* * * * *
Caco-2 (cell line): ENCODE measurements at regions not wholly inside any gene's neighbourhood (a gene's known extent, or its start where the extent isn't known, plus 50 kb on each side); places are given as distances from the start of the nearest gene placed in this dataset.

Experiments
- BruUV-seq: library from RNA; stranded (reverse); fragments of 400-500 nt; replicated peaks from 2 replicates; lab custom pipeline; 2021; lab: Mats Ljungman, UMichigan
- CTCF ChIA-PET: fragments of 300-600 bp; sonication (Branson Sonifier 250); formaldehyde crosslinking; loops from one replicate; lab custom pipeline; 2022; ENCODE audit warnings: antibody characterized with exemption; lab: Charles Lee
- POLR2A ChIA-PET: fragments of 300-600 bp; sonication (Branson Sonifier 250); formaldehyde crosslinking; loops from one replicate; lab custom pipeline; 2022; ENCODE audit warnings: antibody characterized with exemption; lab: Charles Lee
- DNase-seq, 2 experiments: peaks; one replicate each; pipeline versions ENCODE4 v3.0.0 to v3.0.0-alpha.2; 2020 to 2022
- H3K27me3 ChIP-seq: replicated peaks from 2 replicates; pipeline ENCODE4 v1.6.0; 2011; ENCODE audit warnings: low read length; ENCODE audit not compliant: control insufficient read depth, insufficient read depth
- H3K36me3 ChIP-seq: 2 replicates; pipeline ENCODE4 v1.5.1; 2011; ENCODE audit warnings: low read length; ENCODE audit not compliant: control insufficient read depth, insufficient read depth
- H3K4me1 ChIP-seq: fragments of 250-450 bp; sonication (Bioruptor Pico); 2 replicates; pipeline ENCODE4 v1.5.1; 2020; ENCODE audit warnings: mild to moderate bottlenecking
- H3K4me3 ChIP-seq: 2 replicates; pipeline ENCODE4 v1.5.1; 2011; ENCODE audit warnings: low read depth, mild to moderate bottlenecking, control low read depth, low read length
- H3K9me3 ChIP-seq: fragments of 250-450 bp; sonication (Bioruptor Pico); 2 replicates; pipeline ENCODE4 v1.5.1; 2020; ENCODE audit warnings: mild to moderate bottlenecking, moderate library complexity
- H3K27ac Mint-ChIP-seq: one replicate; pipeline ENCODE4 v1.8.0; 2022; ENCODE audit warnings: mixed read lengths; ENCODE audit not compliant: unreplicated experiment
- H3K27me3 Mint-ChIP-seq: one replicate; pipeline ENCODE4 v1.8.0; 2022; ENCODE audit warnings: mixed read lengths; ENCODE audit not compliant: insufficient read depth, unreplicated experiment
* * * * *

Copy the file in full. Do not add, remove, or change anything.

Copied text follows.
Caco-2 (cell line): ENCODE measurements at regions not wholly inside any gene's neighbourhood (a gene's known extent, or its start where the extent isn't known, plus 50 kb on each side); places are given as distances from the start of the nearest gene placed in this dataset.

Experiments
- BruUV-seq: library from RNA; stranded (reverse); fragments of 400-500 nt; replicated peaks from 2 replicates; lab custom pipeline; 2021; lab: Mats Ljungman, UMichigan
- CTCF ChIA-PET: fragments of 300-600 bp; sonication (Branson Sonifier 250); formaldehyde crosslinking; loops from one replicate; lab custom pipeline; 2022; ENCODE audit warnings: antibody characterized with exemption; lab: Charles Lee
- POLR2A ChIA-PET: fragments of 300-600 bp; sonication (Branson Sonifier 250); formaldehyde crosslinking; loops from one replicate; lab custom pipeline; 2022; ENCODE audit warnings: antibody characterized with exemption; lab: Charles Lee
- DNase-seq, 2 experiments: peaks; one replicate each; pipeline versions ENCODE4 v3.0.0 to v3.0.0-alpha.2; 2020 to 2022
- H3K27me3 ChIP-seq: replicated peaks from 2 replicates; pipeline ENCODE4 v1.6.0; 2011; ENCODE audit warnings: low read length; ENCODE audit not compliant: control insufficient read depth, insufficient read depth
- H3K36me3 ChIP-seq: 2 replicates; pipeline ENCODE4 v1.5.1; 2011; ENCODE audit warnings: low read length; ENCODE audit not compliant: control insufficient read depth, insufficient read depth
- H3K4me1 ChIP-seq: fragments of 250-450 bp; sonication (Bioruptor Pico); 2 replicates; pipeline ENCODE4 v1.5.1; 2020; ENCODE audit warnings: mild to moderate bottlenecking
- H3K4me3 ChIP-seq: 2 replicates; pipeline ENCODE4 v1.5.1; 2011; ENCODE audit warnings: low read depth, mild to moderate bottlenecking, control low read depth, low read length
- H3K9me3 ChIP-seq: fragments of 250-450 bp; sonication (Bioruptor Pico); 2 replicates; pipeline ENCODE4 v1.5.1; 2020; ENCODE audit warnings: mild to moderate bottlenecking, moderate library complexity
- H3K27ac Mint-ChIP-seq: one replicate; pipeline ENCODE4 v1.8.0; 2022; ENCODE audit warnings: mixed read lengths; ENCODE audit not compliant: unreplicated experiment
- H3K27me3 Mint-ChIP-seq: one replicate; pipeline ENCODE4 v1.8.0; 2022; ENCODE audit warnings: mixed read lengths; ENCODE audit not compliant: insufficient read depth, unreplicated experiment